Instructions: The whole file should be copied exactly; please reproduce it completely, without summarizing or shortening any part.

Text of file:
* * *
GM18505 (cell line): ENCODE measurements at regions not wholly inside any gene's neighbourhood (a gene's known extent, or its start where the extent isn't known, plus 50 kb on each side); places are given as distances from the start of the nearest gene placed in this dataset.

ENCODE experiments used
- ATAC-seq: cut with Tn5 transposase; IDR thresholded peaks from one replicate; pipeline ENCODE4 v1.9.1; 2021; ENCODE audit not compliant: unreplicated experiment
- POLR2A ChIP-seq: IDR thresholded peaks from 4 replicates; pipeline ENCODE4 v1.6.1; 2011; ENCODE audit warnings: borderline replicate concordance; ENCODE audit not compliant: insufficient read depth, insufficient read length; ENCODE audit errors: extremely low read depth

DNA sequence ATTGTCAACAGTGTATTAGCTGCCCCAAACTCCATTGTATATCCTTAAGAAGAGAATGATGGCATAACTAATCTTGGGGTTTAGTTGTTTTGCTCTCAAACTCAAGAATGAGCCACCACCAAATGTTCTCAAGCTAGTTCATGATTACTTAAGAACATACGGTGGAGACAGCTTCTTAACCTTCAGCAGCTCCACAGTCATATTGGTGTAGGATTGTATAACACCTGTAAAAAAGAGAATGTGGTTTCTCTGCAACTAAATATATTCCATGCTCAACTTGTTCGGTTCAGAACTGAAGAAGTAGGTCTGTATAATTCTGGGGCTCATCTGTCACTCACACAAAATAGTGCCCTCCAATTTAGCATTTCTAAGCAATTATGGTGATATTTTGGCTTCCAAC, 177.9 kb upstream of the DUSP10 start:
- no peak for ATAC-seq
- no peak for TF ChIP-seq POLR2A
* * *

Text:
GM18505 (cell line): ENCODE measurements at regions not wholly inside any gene's neighbourhood (a gene's known extent, or its start where the extent isn't known, plus 50 kb on each side); places are given as distances from the start of the nearest gene placed in this dataset.

ENCODE experiments used
- ATAC-seq: cut with Tn5 transposase; IDR thresholded peaks from one replicate; pipeline ENCODE4 v1.9.1; 2021; ENCODE audit not compliant: unreplicated experiment
- POLR2A ChIP-seq: IDR thresholded peaks from 4 replicates; pipeline ENCODE4 v1.6.1; 2011; ENCODE audit warnings: borderline replicate concordance; ENCODE audit not compliant: insufficient read depth, insufficient read length; ENCODE audit errors: extremely low read depth

DNA sequence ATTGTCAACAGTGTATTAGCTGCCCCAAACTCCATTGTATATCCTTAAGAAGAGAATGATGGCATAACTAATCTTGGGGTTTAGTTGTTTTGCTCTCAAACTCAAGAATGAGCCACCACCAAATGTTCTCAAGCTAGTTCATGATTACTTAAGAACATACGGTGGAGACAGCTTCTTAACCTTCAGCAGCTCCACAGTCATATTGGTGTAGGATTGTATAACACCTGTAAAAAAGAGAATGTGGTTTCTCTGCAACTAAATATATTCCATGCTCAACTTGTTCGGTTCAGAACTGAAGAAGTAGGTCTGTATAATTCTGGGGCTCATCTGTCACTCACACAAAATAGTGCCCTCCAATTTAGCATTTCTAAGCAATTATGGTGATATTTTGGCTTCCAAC, 177.9 kb upstream of the DUSP10 start:
- no peak for ATAC-seq
- no peak for TF ChIP-seq POLR2A